Say hello to the Logitech Cordless MouseMan Optical, the world's first cordless any-surface optical mouse. Yours for $US69.95 plus shipping if you buy it from Logitech's site in the States; $AU165, delivered here in Australia, from Aus PC Market (Aussie buyers can click here to go to the site and place an order, if they just can't wait).

The MouseMan Optical has special low-power optical hardware and extra power saving features, which give it an official battery life of "up to 3 months". Well, "up to 3 months" is a term which includes periods of time "down to ten seconds", but it's actually not an unrealistic claim, as we'll see.

But first, the important stuff. Looks.

Funky styling

There's no one angle that shows you what shape this thing is. It's not actually as weird-looking as that might imply but, from most angles, it does look more like a Vorlon hand grenade than a mouse.

Cordless MouseMan Optical from all angles

Click on this little picture and you'll see a 1600 pixel wide version, which may manage to give you some idea of what shape the gadget actually is.

Fortunately, it feels a lot less weird than it looks, and is actually rather more like a plain semi-rectangular mouse than Logitech's pseudo-triangular MouseMan designs of the past.

It's a nice feeling piece of hardware, if you don't object to its shape. The button microswitches have a satisfying click, the rubberised wheel doohickey has a pleasing springiness, the single low-placed side thumb button's easy to miss when you don't want to press it and easy to hit when you do. Most of the side thumb area is just a rubber grip.

The sculpted shape of the mouse also means that you can, in a pinch, use it with your left hand. It's not ideal, and it's certainly not a product a lefty's likely to want to pay for, but if you're left handed and find yourself stuck with one of these, you'll hate it less than you will other asymmetric mouses.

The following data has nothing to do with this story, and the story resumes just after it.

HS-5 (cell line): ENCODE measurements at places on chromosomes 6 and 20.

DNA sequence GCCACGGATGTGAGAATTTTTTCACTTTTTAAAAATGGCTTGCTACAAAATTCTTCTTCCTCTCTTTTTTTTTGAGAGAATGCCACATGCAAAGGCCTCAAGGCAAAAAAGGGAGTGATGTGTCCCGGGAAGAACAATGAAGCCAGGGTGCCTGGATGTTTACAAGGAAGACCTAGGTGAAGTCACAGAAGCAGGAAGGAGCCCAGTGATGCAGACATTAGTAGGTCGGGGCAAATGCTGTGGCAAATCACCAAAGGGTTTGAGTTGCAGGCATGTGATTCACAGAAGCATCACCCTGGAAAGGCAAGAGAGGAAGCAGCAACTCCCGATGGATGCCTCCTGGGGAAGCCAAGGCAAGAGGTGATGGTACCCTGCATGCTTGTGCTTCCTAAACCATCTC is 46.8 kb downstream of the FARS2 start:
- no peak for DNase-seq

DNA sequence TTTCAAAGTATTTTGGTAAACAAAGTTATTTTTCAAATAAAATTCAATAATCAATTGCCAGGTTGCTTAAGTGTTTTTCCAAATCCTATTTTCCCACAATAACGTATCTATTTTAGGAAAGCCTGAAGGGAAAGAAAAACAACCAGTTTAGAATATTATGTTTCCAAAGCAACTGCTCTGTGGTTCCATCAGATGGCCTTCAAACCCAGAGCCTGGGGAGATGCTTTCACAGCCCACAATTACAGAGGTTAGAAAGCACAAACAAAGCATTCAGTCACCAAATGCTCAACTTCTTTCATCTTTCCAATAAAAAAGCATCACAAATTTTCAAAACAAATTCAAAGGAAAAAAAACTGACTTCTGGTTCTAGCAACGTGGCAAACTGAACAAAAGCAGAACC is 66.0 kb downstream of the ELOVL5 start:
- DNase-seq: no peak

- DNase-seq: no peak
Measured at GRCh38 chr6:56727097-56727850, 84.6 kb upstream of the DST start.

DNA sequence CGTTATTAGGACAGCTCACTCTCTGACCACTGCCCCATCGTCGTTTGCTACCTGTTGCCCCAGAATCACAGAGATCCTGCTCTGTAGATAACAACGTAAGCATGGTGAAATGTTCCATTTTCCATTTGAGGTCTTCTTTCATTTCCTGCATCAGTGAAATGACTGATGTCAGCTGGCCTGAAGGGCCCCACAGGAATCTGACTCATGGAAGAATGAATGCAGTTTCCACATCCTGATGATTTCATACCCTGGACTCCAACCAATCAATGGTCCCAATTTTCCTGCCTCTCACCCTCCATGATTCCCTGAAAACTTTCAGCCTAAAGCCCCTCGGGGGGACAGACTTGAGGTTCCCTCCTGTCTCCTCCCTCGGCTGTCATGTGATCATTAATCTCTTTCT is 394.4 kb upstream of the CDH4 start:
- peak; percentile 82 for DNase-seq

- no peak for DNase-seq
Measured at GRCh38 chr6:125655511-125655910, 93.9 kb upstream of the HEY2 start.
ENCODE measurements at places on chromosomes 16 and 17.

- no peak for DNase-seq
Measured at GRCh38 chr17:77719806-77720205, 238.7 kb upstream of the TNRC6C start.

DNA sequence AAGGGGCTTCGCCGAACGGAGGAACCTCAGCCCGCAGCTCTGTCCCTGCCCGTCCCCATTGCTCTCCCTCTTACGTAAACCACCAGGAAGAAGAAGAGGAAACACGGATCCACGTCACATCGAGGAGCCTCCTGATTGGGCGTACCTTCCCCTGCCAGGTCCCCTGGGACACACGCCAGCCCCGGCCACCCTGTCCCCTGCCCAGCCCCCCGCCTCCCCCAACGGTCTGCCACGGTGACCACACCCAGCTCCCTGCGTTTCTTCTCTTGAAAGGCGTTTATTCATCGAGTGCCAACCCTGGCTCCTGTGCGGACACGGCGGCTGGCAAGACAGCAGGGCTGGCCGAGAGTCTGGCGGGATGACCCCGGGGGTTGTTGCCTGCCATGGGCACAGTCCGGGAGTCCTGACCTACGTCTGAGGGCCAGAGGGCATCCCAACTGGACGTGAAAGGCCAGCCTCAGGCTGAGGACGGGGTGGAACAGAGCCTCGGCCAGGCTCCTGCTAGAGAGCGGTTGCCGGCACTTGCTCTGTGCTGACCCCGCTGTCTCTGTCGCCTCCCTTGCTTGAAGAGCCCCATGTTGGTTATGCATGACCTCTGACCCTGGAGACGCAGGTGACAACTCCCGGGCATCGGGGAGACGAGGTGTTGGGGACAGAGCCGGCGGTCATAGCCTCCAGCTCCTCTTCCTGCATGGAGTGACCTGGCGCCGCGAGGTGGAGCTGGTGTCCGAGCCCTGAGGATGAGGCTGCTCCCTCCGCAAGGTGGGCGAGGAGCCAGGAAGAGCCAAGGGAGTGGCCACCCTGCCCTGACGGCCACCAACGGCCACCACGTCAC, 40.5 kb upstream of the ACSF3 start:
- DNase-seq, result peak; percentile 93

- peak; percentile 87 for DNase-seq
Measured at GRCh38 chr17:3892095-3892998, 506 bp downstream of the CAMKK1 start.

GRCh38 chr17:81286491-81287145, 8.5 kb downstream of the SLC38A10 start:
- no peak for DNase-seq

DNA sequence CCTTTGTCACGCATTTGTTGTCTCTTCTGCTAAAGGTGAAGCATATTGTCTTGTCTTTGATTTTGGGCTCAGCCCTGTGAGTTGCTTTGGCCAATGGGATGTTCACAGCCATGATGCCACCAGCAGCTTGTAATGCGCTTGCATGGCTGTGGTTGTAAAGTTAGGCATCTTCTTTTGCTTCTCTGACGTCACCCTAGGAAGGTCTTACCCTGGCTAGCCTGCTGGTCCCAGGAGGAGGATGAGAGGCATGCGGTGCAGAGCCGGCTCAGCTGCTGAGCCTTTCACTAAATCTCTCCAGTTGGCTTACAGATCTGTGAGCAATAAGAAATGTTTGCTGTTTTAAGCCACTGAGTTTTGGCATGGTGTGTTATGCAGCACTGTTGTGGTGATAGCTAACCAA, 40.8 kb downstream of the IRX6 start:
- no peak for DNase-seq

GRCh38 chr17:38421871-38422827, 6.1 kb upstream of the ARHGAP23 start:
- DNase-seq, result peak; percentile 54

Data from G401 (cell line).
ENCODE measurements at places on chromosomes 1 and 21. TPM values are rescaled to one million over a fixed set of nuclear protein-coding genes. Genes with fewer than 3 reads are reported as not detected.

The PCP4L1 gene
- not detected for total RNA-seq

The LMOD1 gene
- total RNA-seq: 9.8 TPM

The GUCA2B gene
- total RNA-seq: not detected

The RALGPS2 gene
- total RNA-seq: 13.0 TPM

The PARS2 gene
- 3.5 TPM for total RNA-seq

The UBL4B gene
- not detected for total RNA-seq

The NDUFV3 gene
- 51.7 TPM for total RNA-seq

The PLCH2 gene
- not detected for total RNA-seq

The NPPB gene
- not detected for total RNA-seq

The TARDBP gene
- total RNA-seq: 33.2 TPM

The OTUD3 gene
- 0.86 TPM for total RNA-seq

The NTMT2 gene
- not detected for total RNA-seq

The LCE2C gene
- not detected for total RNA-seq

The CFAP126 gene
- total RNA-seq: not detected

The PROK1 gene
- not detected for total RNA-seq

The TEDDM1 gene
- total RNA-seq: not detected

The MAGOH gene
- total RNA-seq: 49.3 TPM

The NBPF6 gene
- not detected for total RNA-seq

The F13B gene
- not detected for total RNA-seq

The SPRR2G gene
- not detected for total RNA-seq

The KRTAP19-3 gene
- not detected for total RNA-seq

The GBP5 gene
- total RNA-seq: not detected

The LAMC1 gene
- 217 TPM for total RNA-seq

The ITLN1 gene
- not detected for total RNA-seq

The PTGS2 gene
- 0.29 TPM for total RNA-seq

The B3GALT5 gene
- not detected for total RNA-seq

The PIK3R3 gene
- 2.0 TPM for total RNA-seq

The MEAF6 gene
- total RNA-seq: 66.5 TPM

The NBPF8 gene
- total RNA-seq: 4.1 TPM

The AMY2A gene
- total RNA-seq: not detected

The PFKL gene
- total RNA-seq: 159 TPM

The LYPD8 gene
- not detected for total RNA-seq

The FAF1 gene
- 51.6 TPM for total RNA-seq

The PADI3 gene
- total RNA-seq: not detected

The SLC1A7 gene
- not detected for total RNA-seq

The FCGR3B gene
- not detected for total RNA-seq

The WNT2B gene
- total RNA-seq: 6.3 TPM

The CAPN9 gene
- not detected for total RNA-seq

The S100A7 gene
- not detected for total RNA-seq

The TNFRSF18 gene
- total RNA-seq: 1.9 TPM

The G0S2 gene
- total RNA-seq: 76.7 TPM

What you get

Cordless MouseMan Optical hardware

Here's the hardware in the Cordless MouseMan Optical kit. You get a CD and minimal paper documentation as well; the main manual's on the CD.

Like Microsoft's optical mouses, this one's a dual-mode PS/2 and USB gadget, with an adapter that turns the USB plug into a PS/2 mini-DIN connector. This adapter won't let you use other USB mouses for PS/2, unless they can speak both languages already; the two interfaces are quite different electrically as well as physically, and a mere plug adapter isn't enough to do the trick by itself. Like the older dual mode PS/2 and serial mouses, the current ones have the built-in ability to connect to both kinds of interface.


The receiver module has about four feet of cable, and you can put it pretty much wherever you want. The one button on the receiver activates a resynchronisation procedure; there's a tiny press-it-with-a-pen button on the bottom of the mouse that does the same thing. You'll probably only need to press either of these buttons if you've got other Logitech radio-frequency cordless gear nearby; they let the gadgets change their radio channel so one won't interfere with another.

If the Cordless MouseMan Optical uses the same radio system as their last few cordless mouses and trackballs, it'll be a 27MHz device with four available frequencies. So one desktop user shouldn't have any trouble using it with a Logitech cordless keyboard as well, as long as there's not a load of 27MHz interference nearby (if the neighbour's kid's radio controlled car zots your MouseMan signal, tough). The relatively short range of the system ought to make it workable even for multiple users in an office.

Power consumption

Getting an optical mouse to run from batteries without needing a belt of them feeding it like a machine gun is tricky. Logitech have managed it, partly by using power-saving technology, and partly by using bigger batteries.

Most cordless mouses run from AAA cells. Quality AAA alkalines have a low-drain capacity of something like 1150 milliamp-hours (mAh) - that's what Energizer quote for their premium "E2" AAAs.